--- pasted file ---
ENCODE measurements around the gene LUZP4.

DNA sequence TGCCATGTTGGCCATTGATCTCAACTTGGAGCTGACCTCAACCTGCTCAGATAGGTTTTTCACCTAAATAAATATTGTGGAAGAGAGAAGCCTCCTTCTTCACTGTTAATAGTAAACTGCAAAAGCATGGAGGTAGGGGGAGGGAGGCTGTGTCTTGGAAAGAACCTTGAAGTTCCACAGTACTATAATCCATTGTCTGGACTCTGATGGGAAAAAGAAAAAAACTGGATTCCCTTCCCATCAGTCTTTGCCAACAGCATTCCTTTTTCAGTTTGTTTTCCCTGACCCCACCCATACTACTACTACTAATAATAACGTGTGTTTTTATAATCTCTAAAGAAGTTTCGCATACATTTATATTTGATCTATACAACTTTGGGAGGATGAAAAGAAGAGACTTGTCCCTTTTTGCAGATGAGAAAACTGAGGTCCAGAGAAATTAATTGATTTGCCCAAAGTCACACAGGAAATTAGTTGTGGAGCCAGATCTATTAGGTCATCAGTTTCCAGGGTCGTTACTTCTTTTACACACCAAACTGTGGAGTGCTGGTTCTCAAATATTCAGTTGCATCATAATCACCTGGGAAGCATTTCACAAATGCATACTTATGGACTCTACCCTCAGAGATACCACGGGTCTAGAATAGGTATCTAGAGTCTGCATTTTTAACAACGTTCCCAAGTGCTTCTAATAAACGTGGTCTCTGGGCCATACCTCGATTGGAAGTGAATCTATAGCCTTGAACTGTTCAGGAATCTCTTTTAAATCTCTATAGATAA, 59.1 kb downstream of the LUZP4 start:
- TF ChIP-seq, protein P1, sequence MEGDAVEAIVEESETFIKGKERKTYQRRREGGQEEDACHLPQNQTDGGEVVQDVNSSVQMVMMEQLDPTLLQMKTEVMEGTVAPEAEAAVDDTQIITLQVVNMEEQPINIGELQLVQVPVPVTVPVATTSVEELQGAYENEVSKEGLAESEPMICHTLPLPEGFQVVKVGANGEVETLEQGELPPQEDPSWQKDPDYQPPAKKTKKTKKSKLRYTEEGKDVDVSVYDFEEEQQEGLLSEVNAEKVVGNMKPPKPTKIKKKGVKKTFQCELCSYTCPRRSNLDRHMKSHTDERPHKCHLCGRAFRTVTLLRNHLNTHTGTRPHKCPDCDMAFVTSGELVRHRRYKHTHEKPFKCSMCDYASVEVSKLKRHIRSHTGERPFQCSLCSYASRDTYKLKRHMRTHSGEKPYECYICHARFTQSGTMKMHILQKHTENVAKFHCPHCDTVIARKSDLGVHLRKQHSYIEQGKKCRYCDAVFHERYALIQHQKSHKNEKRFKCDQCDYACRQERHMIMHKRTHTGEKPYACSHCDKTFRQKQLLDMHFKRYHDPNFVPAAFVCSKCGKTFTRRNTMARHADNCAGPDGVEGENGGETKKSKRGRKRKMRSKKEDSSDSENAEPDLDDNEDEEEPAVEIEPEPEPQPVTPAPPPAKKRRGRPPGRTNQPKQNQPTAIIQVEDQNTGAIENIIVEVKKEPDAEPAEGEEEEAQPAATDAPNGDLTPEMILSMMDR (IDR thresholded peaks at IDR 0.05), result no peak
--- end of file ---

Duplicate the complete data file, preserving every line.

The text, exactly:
ENCODE measurements around the gene LUZP4.

DNA sequence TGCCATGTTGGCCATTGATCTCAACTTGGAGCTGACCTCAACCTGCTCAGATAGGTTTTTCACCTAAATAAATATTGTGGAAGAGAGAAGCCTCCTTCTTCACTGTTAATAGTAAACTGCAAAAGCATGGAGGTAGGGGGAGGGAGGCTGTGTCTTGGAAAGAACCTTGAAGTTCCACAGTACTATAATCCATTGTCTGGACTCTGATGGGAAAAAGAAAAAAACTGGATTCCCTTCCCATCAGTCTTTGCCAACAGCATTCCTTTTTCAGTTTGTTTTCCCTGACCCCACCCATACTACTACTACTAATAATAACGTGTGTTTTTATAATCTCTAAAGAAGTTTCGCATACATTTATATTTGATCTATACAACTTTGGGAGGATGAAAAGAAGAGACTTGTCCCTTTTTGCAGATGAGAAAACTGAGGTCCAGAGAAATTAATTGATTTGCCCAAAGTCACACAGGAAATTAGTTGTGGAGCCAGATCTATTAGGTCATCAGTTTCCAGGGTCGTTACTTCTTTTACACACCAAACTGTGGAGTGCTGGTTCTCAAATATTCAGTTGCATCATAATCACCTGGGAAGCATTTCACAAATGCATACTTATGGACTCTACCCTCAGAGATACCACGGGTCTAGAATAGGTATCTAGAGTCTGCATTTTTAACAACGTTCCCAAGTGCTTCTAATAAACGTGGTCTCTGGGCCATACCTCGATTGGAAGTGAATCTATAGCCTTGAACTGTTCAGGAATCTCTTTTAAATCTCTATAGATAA, 59.1 kb downstream of the LUZP4 start:
- TF ChIP-seq, protein P1, sequence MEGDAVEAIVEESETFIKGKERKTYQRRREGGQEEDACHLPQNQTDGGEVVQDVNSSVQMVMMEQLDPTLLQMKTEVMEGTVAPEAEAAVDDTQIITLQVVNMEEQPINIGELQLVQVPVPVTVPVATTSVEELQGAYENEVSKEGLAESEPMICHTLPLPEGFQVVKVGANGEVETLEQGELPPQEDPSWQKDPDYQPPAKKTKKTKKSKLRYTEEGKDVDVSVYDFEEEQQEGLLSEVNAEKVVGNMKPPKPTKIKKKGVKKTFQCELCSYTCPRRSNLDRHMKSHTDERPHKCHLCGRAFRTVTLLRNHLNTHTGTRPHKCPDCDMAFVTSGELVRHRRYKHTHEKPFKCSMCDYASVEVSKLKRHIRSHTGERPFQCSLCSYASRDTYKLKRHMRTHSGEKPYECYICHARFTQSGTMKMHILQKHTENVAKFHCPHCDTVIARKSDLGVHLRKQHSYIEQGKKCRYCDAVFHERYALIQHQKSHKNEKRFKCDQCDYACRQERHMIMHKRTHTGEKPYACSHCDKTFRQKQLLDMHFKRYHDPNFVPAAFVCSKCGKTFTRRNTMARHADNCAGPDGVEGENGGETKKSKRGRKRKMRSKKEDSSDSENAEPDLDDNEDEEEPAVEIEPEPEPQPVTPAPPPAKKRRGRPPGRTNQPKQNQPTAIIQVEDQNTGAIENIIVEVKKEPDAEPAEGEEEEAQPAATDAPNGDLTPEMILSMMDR (IDR thresholded peaks at IDR 0.05), result no peak